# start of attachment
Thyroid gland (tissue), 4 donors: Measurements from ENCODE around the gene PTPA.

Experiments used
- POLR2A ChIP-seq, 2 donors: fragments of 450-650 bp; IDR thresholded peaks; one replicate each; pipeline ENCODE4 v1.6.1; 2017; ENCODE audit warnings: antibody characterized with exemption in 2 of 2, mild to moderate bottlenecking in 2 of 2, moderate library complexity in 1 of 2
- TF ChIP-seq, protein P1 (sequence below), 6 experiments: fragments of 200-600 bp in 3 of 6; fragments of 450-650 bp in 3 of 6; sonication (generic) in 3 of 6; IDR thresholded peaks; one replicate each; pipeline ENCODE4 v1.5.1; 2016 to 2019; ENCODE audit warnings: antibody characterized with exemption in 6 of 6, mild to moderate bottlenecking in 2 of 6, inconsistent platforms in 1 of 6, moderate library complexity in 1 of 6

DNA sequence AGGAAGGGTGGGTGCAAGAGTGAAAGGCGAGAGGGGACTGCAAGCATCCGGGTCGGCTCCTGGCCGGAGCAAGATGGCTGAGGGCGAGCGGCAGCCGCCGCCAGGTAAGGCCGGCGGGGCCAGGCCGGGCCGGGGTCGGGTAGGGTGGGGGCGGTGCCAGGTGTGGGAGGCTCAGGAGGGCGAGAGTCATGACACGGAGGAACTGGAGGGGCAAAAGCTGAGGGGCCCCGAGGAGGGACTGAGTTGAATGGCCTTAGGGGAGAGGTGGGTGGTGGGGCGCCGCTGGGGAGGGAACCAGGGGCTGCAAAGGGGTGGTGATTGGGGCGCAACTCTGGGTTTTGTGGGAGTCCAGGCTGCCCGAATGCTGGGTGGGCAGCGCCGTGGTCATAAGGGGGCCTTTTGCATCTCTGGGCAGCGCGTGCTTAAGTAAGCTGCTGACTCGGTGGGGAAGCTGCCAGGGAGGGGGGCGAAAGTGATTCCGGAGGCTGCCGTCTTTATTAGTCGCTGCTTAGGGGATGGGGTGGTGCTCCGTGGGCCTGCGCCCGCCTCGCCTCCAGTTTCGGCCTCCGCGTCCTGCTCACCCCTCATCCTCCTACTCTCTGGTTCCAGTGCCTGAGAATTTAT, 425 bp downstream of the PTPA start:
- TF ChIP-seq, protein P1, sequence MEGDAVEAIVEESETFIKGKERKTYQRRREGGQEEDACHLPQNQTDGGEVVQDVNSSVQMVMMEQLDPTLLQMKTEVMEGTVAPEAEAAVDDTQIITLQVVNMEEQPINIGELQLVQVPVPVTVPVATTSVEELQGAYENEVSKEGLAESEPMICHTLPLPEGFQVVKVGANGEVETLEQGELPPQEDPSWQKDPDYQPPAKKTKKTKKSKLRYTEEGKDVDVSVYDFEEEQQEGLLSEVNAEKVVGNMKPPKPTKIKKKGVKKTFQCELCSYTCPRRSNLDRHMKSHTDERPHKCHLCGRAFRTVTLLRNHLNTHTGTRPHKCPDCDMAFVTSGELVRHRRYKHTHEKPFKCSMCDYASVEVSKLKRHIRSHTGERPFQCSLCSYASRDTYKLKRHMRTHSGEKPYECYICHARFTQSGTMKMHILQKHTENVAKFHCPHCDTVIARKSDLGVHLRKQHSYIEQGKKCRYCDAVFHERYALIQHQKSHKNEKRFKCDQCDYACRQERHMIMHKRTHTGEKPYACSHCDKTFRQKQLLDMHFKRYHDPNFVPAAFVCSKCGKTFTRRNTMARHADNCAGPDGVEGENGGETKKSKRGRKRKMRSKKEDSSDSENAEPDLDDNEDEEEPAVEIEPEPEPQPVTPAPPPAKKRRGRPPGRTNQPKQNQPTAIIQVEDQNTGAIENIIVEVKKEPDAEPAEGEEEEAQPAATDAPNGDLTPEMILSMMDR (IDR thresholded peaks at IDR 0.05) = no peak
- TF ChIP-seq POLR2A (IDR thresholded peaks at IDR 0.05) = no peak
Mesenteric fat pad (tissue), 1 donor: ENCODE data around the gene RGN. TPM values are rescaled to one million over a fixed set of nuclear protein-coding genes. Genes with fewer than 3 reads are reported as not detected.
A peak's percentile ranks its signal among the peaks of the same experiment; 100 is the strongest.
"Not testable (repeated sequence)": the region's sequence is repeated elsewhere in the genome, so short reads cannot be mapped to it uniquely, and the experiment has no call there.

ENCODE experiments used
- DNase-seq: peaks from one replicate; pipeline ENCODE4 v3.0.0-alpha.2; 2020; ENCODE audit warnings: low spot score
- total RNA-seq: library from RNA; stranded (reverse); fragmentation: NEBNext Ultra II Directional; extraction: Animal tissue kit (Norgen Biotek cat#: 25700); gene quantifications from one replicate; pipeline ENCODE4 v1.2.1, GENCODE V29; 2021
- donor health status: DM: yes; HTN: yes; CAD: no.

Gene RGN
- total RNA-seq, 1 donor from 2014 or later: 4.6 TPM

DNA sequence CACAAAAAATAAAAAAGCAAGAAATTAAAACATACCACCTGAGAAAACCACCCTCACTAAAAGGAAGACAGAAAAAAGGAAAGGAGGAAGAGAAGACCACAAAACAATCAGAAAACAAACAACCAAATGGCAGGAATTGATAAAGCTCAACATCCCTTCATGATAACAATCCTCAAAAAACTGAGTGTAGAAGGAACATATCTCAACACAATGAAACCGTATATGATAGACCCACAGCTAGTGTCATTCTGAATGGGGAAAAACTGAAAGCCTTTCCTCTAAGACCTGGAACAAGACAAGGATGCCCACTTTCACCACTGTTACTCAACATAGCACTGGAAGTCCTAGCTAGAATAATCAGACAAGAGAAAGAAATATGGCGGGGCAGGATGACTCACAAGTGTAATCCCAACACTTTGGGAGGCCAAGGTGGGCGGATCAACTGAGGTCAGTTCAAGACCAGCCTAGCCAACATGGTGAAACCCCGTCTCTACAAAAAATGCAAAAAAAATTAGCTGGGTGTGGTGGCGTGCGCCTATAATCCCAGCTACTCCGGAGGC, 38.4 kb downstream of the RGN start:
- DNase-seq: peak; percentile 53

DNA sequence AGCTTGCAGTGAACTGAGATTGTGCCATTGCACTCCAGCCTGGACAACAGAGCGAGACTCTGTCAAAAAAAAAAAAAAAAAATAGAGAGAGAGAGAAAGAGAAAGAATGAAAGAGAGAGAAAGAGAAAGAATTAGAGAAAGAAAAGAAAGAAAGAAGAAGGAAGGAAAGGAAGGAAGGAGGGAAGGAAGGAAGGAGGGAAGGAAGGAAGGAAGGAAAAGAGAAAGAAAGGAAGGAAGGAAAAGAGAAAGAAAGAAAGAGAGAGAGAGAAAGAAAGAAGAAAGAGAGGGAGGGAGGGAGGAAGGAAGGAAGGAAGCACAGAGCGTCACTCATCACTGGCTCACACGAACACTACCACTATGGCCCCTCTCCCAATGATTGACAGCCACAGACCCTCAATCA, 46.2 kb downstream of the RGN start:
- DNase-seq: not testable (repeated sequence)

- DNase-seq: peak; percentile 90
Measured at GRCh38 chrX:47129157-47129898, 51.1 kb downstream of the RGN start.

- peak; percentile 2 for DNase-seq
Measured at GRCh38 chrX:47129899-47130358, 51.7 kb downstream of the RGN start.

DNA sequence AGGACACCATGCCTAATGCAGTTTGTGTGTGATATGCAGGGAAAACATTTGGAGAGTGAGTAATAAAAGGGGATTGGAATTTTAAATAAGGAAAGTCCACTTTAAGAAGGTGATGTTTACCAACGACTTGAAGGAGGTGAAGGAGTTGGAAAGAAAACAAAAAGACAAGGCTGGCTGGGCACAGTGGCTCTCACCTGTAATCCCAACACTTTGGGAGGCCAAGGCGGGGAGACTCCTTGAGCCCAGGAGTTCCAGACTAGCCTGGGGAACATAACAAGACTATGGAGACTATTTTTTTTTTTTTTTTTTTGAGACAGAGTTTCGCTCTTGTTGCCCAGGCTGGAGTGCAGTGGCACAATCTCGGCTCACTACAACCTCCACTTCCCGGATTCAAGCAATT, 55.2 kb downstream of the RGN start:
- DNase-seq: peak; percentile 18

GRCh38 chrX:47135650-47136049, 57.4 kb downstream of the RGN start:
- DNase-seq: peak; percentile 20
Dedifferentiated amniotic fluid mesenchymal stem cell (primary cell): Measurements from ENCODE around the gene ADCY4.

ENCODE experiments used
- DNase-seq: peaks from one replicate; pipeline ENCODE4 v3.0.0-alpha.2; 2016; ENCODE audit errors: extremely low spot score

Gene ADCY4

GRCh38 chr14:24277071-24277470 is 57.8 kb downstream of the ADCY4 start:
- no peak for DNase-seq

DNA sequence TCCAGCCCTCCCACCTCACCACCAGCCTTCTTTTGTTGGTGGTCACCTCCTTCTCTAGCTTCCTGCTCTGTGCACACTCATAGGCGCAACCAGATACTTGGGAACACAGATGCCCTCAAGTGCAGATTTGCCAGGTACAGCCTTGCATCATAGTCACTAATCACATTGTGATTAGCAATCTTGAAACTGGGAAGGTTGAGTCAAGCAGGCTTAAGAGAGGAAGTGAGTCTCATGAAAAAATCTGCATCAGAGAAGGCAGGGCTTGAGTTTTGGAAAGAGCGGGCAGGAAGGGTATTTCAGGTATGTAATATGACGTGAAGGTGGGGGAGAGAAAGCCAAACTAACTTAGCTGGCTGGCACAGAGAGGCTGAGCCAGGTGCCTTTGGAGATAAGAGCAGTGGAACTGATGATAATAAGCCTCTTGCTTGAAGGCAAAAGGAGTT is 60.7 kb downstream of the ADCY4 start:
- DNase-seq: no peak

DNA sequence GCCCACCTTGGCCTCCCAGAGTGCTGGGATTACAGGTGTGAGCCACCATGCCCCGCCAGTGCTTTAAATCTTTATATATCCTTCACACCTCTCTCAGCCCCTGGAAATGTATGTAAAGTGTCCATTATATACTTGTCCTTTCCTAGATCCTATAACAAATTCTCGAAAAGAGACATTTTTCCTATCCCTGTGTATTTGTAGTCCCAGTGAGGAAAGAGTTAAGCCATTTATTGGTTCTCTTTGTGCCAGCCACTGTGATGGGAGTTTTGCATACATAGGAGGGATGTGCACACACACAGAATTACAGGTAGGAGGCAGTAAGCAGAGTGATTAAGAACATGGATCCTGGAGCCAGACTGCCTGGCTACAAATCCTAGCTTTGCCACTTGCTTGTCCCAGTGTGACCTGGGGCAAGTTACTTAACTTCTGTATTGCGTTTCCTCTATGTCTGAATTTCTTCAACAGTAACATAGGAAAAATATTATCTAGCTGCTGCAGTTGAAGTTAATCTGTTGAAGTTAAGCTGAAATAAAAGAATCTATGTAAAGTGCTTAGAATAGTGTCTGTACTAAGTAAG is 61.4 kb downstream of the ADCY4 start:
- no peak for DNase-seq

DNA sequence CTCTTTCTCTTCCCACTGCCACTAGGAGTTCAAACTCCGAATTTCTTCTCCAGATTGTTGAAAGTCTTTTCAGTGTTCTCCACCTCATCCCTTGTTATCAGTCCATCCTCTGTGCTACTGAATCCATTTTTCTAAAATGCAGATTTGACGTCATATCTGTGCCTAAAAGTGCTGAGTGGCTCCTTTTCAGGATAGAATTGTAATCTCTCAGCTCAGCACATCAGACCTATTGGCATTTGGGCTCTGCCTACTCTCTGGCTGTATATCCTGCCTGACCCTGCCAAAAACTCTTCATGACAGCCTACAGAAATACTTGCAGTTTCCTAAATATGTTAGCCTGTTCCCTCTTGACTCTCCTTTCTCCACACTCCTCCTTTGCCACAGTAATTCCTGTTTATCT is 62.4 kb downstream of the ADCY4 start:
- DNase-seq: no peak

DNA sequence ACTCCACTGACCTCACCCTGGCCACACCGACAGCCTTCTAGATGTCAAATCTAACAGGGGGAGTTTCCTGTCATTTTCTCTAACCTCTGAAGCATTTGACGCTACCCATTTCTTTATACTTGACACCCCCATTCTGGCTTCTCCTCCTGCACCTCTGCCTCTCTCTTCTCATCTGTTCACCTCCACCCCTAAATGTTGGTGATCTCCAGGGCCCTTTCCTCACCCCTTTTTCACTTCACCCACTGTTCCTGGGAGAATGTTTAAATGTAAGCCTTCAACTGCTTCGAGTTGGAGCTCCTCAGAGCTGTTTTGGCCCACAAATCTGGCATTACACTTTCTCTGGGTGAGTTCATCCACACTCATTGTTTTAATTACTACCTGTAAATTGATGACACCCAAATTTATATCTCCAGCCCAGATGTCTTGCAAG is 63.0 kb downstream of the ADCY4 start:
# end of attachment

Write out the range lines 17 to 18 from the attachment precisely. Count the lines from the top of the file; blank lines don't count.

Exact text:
DNA sequence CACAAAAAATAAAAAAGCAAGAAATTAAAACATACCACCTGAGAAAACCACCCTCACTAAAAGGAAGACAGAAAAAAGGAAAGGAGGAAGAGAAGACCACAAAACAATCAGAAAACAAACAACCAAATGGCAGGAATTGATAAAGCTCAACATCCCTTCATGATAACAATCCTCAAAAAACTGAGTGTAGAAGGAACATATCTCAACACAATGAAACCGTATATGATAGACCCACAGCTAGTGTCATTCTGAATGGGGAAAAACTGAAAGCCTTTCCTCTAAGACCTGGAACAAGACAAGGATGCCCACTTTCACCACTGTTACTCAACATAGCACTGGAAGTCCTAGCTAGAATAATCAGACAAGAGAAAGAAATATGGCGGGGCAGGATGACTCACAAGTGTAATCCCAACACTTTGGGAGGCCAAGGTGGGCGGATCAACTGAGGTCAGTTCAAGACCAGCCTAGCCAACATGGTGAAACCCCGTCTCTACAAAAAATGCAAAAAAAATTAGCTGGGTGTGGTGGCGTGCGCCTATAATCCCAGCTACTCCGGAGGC, 38.4 kb downstream of the RGN start:
- DNase-seq: peak; percentile 53